The major releasing stimulus in intraspecific nest defense of Lasioglossum zephyrum is the odor emitted by a non-resident bee. Non-resident bees older than two days emit the releasing odor and elicit aggressiveness by guard bees, whereas younger non-resident bees are accepted more often. Defense motivation is a function of nest age and/or ontogeny. As nests become older and cells are con-structed and provisioned, there is a gradual increase in guard aggressiveness, although no one attribute of nest ontogeny (such as cell construction) seems to be a definitive point at which nest defense is initiated, nor is there any specific day after the emergence of the first bee when nest defense begins. The guard plays the major role in rejecting intruders, although other members of the colony may do so if a non-resident bee passes the guard and enters the nest.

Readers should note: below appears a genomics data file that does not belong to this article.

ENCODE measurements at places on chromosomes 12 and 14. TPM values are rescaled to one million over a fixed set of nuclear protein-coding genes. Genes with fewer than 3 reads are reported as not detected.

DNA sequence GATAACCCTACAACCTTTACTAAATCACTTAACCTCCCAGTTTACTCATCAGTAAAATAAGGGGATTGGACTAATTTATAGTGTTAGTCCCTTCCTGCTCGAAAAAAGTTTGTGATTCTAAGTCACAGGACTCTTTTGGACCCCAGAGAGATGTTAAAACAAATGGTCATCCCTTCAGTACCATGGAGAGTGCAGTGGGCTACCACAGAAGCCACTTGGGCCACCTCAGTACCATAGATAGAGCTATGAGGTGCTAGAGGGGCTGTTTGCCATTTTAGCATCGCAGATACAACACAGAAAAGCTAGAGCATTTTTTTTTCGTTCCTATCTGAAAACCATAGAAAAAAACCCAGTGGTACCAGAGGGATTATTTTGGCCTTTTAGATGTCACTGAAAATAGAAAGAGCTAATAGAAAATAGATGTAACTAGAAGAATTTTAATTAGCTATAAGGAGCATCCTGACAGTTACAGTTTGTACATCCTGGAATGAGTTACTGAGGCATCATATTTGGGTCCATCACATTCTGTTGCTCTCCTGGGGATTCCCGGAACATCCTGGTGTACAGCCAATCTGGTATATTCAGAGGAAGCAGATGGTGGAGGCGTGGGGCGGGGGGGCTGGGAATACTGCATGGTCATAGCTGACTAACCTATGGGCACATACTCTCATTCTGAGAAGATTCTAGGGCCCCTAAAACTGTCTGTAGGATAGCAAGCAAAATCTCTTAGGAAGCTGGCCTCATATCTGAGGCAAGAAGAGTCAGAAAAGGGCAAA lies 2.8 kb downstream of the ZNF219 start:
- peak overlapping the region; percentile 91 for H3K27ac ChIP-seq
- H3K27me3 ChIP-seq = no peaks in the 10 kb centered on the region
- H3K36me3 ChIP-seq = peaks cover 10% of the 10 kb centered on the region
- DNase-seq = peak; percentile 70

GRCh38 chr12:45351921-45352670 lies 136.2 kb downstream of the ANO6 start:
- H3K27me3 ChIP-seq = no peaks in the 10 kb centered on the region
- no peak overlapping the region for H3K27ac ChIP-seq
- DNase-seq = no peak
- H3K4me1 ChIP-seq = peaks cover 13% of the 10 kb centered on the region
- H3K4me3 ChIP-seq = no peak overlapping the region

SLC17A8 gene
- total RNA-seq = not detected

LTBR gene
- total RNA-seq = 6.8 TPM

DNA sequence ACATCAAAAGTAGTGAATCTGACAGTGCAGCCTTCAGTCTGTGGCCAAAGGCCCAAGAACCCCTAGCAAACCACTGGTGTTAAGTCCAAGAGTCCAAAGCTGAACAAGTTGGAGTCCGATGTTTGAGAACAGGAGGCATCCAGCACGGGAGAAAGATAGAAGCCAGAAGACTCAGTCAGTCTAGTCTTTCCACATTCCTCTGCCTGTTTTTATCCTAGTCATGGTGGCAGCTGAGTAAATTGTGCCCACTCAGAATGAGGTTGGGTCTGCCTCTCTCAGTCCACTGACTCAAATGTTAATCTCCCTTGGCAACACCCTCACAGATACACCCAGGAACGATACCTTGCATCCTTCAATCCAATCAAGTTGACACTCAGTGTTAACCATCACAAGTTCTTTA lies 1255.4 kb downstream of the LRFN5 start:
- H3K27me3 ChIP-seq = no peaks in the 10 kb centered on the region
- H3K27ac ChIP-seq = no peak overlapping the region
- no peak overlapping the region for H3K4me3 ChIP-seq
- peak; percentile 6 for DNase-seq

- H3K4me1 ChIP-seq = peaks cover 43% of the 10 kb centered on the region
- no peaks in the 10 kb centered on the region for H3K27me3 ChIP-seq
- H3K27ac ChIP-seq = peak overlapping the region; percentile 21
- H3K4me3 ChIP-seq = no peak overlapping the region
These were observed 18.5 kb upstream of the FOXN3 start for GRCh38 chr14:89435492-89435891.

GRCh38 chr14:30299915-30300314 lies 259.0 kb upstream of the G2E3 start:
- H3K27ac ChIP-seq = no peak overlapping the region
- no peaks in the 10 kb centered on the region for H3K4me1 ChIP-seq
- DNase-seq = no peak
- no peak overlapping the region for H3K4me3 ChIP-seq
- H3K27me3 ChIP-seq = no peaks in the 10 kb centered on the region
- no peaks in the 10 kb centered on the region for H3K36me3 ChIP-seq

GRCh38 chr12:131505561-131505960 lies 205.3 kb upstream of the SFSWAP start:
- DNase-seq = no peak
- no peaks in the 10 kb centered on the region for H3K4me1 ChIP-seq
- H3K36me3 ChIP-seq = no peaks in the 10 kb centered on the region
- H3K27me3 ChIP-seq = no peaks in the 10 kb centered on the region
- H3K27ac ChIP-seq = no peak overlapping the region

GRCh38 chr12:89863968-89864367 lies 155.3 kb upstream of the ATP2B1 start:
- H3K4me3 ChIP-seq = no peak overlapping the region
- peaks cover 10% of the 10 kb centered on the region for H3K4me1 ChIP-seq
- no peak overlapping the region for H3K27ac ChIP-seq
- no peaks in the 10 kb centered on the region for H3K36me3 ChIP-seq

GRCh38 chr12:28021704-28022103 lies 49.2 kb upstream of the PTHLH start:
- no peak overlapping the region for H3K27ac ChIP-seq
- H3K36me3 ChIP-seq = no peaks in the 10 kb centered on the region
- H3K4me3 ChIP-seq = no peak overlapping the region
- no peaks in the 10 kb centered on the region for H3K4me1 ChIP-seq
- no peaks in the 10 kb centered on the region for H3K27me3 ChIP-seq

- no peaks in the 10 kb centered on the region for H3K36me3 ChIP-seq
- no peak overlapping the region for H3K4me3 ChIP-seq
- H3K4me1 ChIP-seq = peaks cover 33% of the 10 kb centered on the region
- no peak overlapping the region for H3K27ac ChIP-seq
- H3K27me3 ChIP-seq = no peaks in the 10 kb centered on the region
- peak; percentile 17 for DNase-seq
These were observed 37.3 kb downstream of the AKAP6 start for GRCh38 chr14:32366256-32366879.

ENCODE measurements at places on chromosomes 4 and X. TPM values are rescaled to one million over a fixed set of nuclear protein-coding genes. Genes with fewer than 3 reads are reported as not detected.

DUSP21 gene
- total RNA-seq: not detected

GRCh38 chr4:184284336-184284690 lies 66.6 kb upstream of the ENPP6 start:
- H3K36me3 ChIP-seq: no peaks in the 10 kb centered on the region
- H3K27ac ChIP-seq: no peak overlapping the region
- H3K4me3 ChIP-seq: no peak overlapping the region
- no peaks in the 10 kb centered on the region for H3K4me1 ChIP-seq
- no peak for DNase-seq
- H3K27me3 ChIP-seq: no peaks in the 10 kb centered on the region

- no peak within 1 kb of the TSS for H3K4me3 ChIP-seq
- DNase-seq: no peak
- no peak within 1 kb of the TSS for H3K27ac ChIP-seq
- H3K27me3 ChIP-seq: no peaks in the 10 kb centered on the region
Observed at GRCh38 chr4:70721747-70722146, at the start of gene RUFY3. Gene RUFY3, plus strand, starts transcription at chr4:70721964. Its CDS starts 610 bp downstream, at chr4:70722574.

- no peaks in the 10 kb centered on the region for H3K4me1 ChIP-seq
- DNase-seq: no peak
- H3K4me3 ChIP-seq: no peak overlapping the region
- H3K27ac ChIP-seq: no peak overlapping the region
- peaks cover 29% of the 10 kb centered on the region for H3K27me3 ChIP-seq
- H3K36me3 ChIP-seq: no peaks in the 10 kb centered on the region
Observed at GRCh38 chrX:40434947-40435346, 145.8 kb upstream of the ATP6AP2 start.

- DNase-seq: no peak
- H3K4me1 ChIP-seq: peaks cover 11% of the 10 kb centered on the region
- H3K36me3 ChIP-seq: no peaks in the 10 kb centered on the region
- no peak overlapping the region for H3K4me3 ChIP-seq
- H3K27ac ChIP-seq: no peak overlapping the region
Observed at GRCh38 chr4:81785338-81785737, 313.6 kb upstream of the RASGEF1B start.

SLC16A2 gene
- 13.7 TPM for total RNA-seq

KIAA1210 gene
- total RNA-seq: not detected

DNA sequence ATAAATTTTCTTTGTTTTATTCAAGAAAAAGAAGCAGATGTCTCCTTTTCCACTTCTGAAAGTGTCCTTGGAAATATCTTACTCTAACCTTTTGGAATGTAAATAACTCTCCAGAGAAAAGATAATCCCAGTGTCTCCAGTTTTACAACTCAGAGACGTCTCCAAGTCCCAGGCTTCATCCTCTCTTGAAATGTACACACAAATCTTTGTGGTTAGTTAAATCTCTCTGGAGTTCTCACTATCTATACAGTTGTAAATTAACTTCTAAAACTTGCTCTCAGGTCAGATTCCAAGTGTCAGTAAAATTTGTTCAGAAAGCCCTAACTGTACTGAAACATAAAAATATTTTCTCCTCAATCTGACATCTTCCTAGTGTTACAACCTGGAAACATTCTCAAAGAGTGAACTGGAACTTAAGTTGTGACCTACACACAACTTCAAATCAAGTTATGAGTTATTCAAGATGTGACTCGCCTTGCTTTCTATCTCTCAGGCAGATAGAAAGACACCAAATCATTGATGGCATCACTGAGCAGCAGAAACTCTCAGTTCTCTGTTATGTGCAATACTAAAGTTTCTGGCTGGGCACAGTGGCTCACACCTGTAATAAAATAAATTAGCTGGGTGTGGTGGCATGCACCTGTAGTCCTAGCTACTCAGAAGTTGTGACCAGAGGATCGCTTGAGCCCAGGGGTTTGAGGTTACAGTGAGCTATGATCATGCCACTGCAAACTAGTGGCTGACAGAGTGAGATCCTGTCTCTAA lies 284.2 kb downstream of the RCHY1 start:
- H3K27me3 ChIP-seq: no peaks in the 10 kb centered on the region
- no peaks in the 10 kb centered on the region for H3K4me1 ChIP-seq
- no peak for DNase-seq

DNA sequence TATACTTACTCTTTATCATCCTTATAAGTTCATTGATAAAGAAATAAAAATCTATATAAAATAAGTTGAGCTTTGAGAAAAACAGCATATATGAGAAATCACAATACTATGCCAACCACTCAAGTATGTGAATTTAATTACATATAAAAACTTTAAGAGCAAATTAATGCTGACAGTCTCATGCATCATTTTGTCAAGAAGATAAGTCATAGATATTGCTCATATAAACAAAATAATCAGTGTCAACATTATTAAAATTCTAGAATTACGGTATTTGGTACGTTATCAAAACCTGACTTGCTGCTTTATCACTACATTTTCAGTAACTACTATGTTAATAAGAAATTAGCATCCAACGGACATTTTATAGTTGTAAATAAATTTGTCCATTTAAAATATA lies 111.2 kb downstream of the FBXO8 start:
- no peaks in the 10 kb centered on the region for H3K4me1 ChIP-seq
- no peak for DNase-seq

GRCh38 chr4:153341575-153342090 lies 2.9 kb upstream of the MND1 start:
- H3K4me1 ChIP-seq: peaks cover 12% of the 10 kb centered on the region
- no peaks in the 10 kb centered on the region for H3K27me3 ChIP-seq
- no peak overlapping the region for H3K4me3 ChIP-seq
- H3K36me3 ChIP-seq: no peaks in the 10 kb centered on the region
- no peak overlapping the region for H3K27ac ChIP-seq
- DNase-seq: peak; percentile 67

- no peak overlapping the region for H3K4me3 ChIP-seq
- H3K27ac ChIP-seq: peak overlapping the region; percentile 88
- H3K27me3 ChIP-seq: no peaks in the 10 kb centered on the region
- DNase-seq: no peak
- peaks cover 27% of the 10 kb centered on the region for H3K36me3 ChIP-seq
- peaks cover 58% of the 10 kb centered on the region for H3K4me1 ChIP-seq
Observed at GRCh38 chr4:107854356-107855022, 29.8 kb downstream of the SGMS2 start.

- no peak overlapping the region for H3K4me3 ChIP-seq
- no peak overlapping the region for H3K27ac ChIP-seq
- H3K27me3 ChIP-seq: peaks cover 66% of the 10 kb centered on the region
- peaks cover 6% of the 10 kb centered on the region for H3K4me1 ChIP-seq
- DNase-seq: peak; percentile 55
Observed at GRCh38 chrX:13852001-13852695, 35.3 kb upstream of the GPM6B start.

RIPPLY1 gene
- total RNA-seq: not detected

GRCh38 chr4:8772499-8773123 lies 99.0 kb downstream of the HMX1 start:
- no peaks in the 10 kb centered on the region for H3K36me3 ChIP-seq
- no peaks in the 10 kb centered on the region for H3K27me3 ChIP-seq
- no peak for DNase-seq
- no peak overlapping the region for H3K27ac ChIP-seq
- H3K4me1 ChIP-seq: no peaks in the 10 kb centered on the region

Bell, William J.; Breed, Michael D.; Richards, Kenneth W.; and Michener, Charles D., "Social, Stimulatory and Notivational Factors Involved in Intraspecific Nest Defense of a Primitively Eusocial Halictine Bee" (1974). Ba. Paper 48.
Available for download on Friday, January 01, 4500